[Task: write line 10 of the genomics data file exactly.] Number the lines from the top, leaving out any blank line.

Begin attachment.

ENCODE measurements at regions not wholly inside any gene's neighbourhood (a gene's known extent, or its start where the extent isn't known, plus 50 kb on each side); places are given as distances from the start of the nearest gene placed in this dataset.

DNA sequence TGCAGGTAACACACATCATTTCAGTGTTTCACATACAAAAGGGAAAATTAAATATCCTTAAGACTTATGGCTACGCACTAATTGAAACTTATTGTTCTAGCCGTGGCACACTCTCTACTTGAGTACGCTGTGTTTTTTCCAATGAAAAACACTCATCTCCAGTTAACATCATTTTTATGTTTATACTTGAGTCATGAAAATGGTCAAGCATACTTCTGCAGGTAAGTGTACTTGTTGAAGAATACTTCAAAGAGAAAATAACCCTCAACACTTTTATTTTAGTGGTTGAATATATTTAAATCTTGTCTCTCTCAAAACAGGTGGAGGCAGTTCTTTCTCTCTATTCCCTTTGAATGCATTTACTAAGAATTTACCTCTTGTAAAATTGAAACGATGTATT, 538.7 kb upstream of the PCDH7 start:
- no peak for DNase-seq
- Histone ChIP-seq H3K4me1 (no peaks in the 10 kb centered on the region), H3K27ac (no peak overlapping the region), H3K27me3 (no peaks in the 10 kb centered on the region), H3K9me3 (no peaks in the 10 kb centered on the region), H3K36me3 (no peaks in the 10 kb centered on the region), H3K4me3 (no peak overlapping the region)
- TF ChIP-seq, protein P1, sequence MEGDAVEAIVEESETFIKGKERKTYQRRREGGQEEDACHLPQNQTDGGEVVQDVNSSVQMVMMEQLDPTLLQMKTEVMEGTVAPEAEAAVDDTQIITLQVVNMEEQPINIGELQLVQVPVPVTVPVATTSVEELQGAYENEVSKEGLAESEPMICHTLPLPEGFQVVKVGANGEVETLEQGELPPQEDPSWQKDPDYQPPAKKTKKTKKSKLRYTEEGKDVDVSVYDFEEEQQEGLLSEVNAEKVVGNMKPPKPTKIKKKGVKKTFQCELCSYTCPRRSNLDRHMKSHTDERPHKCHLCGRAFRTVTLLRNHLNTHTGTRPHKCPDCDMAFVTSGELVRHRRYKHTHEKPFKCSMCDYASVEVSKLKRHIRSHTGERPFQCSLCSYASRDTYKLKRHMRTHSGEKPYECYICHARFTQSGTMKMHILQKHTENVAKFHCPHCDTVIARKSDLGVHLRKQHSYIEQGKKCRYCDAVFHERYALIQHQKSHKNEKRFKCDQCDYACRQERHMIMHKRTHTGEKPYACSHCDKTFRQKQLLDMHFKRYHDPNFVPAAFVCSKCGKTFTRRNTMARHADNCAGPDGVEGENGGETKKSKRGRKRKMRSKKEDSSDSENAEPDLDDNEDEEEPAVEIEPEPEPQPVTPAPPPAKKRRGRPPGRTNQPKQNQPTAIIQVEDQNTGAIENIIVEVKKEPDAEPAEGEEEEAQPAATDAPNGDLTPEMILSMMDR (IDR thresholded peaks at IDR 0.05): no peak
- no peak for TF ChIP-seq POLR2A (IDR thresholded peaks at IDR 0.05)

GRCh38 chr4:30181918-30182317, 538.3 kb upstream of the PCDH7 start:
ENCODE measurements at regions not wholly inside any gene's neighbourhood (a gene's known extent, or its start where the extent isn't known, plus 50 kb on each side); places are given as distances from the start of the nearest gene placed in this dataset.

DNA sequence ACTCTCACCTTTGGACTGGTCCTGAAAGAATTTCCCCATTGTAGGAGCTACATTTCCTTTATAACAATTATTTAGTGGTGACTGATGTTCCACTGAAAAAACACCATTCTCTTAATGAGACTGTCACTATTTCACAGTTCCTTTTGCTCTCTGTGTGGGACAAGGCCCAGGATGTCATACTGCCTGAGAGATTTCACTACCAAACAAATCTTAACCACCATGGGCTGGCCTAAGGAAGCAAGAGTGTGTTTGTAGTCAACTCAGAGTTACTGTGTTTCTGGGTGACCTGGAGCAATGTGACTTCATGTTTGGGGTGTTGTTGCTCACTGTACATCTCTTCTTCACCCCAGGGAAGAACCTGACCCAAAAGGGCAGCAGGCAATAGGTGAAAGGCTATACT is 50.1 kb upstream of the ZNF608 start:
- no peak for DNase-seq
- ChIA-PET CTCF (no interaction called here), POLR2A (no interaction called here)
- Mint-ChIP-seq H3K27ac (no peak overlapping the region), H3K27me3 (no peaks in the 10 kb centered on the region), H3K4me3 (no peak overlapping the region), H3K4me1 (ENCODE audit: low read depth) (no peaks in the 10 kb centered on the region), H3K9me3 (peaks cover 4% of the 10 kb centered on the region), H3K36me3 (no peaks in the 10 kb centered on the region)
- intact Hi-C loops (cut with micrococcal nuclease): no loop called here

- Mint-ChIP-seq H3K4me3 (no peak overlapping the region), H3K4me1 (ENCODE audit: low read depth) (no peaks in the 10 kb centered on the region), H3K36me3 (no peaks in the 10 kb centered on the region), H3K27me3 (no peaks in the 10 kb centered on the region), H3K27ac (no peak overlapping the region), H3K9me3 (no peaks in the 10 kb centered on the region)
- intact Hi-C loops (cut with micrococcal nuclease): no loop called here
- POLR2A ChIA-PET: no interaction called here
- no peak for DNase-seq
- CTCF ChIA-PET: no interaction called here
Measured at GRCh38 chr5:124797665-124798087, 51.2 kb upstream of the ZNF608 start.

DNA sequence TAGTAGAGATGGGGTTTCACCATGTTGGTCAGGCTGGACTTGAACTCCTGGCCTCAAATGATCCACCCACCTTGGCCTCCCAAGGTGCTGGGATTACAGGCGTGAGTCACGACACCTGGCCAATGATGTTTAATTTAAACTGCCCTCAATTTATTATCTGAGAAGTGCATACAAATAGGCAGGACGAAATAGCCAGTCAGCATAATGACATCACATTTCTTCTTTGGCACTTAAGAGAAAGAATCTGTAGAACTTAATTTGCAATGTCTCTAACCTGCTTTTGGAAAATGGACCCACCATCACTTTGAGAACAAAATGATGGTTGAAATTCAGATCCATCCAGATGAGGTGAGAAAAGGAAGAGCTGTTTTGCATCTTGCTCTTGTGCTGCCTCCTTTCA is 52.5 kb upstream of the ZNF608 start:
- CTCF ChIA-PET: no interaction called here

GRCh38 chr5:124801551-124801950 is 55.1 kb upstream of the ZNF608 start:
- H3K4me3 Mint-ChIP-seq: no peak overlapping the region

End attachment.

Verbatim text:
- no peak for DNase-seq